She’d shrugged, as though the possibility that someone wouldn’t like her felt to her as remote as that of aliens landing on earth.
When I close my eyes and remember those days, I can see myself sitting on the couch. The light of the sun, on those long afternoons, never failed to come through the roof window and hit the wooden floor, making it look of a lighter color, almost inconsistent. For hours and hours, we would watch Sex and the City, one episode after the other, never really bothering to press stop on the remote control, if not to make ourselves a smoothie. In those days, Cheryl would take out her nail polish and paint her nails with a bright shade of red which, on her hands, looked delicate and posh. All those days, I sat alongside her and wondered how she just knew to be so cool, how she could be effortlessly elegant and quintessentially happy. I almost hoped that her confidence could wash over me—even on those nights that proved that we were really different, and that, while her bliss was smoking marijuana at this party we were at, mine might look like sleeping in her car, waiting for her instead.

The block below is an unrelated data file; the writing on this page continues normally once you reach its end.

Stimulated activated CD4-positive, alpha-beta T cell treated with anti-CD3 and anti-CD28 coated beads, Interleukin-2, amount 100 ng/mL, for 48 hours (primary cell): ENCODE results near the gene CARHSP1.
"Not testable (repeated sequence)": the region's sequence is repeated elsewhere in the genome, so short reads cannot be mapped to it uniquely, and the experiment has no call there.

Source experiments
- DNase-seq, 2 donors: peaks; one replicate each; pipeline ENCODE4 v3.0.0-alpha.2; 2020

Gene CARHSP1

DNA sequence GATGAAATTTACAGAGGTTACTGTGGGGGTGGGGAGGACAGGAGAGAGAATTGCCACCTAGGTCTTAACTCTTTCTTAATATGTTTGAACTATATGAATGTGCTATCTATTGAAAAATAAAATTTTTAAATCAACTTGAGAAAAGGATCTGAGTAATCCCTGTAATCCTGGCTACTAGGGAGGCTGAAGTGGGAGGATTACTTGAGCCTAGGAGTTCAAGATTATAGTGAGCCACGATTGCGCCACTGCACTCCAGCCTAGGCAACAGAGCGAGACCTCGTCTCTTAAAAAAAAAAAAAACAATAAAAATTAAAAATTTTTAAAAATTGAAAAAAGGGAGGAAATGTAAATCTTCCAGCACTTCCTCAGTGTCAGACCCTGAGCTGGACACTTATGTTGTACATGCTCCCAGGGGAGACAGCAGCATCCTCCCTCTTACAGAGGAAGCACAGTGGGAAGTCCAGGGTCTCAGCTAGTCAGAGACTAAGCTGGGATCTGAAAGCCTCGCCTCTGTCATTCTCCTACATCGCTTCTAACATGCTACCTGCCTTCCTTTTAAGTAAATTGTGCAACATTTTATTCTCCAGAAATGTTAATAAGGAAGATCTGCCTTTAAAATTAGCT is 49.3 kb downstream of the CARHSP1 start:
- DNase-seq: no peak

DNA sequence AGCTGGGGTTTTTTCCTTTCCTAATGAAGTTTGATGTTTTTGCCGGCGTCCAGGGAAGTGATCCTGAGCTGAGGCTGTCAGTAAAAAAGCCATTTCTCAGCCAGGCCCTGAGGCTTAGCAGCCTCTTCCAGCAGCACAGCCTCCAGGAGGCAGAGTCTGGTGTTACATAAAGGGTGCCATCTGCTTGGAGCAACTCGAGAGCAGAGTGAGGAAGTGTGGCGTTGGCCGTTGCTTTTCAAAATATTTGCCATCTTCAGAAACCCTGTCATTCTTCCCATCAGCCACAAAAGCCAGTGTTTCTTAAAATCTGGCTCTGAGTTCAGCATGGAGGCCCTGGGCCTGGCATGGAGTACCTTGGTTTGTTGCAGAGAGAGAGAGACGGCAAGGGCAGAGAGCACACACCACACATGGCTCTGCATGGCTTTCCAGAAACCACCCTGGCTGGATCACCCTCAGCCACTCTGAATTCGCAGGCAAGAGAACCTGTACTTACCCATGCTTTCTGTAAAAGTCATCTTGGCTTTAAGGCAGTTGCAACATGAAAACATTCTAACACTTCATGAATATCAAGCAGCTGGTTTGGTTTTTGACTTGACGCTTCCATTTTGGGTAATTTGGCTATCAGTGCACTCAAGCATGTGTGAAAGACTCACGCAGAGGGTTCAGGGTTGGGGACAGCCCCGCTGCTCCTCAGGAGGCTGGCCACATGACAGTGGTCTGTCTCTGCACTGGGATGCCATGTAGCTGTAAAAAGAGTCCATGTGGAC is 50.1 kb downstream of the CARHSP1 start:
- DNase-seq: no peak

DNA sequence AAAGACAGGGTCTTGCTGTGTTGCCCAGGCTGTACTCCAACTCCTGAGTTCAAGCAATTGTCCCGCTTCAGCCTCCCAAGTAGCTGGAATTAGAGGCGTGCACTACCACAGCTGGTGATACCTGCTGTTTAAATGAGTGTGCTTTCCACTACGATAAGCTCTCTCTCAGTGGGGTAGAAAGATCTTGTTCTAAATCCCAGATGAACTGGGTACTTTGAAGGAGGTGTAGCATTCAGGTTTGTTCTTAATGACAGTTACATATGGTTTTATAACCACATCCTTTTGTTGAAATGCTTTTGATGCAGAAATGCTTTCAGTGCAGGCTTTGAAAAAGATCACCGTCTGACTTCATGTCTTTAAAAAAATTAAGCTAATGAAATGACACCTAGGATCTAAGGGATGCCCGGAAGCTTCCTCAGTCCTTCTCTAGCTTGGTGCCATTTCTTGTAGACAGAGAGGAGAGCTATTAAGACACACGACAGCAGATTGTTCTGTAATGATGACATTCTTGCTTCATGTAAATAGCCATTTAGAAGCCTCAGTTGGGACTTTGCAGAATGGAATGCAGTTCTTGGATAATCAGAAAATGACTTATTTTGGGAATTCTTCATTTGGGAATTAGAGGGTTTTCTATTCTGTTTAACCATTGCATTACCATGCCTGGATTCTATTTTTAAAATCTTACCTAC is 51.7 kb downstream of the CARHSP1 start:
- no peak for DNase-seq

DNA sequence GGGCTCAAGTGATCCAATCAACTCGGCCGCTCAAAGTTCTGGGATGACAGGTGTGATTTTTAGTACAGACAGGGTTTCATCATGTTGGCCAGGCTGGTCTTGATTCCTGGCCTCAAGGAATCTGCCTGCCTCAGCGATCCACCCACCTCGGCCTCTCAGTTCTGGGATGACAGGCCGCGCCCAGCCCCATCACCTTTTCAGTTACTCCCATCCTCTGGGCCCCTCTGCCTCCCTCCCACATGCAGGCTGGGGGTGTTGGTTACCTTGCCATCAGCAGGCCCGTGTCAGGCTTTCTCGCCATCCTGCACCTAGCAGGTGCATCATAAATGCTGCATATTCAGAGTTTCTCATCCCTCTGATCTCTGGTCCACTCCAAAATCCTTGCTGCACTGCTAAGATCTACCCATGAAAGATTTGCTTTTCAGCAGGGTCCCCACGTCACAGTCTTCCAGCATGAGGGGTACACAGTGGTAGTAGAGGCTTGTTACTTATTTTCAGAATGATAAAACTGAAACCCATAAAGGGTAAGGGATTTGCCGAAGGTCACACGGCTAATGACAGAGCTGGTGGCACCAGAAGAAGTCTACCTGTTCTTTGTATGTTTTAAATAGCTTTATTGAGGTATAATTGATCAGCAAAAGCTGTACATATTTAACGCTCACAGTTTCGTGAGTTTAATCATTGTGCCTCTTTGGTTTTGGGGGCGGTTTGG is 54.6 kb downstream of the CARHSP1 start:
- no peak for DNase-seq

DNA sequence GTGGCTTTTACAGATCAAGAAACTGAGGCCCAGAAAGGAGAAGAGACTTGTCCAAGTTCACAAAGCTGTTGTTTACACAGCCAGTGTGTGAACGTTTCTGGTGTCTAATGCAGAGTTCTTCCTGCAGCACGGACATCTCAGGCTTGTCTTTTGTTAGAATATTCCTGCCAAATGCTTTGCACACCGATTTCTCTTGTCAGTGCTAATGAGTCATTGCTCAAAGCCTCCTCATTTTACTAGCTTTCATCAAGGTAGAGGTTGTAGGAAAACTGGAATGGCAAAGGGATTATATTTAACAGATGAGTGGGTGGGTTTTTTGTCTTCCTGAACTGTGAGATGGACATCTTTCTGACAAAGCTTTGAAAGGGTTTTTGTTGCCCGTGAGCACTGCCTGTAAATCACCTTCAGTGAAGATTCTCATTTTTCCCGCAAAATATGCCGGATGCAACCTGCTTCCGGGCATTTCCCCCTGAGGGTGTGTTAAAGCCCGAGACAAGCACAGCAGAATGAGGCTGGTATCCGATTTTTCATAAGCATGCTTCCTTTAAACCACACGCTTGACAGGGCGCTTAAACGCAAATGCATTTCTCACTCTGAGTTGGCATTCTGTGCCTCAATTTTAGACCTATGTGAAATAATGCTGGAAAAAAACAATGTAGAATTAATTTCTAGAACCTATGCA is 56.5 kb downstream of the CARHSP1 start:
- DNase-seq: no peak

I had brought along to California that sense I had that I wasn’t really made to have boyfriends—but to be the extra friend that you brought along, just in case. Sex and the City was a series I almost studied—for ways to be not necessarily sexy, elegant, and sophisticated but unhinged, free from the pressure of being in a certain way.
I felt then that couples were celebrated too much, as though an individual could never be complete on their own. I wondered why it was so that society demanded for one other person to approve of me, in order to approve of me, too. Why the stamp of verification? I thought. Couldn’t I be enough, on my own?
I reckoned, even as I was only 19 and rather immature when it came to relationships—that it was important to celebrate one’s relationship to oneself. Amidst the various things I had done, I thought, bringing myself on a holiday to California, on my own, at age 19, represented something massive, the kind of accomplishment I would cherish forever. But such an accomplishment was not celebrated.
Conformity was priced higher than independence.
That was why the episode of the Manolo shoes was so revelatory to me: it pointed another way. It pointed the way of self-respect. It told me that I could have my cake and eat it, too, and it didn’t have to be the one someone else had ordered for me. And it did so in a way that was more profound.
Forget the shoes. By saying that she was getting married to herself, Carrie was owning her destiny. She wasn’t being apologetic about being single (Or anything else that she was). Instead, she took her status and elevated it to something worth celebrating.
This is the exercise we are all called to do, at all times: to marry ourselves. The way we are.
Are you struggling to marry yourself? Does it feel like you need someone else to complete you? Consider trying out my self-reflection cheatsheet “7 questions to help you unlock what’s stopping you on your way to the top.”